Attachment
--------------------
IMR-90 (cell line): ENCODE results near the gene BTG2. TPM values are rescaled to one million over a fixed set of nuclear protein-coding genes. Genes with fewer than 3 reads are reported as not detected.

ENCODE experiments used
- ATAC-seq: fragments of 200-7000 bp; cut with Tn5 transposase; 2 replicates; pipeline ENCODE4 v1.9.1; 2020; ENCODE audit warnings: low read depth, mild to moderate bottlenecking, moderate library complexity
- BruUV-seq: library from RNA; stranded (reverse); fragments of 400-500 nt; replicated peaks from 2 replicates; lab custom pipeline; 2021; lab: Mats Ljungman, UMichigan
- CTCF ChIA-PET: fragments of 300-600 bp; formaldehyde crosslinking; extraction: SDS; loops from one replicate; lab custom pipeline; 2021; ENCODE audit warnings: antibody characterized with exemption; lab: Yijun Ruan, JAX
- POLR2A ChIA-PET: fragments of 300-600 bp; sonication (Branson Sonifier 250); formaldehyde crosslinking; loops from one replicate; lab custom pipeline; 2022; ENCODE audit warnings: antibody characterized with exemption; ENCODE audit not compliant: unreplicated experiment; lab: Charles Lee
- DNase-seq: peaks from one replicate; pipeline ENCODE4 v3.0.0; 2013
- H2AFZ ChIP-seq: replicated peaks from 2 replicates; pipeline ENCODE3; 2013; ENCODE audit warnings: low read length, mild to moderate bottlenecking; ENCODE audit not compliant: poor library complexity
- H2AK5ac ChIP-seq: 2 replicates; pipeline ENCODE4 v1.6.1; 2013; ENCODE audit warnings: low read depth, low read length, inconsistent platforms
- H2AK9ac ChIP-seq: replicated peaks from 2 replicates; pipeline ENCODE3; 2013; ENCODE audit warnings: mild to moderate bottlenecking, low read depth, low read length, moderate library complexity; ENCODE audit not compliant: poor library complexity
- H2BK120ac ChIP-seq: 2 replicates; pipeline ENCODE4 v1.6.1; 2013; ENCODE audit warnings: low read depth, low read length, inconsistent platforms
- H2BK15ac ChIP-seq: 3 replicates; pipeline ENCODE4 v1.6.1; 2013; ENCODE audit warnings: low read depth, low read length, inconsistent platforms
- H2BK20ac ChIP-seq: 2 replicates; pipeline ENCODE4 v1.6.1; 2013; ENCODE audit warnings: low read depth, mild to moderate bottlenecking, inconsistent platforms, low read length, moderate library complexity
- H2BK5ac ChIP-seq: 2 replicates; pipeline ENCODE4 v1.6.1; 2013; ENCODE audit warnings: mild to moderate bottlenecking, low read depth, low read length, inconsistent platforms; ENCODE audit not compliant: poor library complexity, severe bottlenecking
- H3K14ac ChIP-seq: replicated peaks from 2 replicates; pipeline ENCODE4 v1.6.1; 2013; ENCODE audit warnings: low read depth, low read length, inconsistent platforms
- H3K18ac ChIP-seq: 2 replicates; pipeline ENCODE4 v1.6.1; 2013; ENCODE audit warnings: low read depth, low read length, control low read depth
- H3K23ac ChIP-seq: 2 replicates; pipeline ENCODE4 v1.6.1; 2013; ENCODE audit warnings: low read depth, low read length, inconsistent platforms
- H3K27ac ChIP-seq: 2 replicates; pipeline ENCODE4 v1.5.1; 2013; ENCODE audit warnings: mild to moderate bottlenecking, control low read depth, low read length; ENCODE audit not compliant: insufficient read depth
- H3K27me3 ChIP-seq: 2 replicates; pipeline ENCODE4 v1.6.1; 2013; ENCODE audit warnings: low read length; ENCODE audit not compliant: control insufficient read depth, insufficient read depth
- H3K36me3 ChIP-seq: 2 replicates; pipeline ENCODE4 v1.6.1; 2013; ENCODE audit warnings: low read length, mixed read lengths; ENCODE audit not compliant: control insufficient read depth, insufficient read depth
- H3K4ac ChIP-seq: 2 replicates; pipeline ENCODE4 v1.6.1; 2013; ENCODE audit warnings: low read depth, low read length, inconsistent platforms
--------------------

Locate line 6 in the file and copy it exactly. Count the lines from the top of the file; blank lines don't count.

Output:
- POLR2A ChIA-PET: fragments of 300-600 bp; sonication (Branson Sonifier 250); formaldehyde crosslinking; loops from one replicate; lab custom pipeline; 2022; ENCODE audit warnings: antibody characterized with exemption; ENCODE audit not compliant: unreplicated experiment; lab: Charles Lee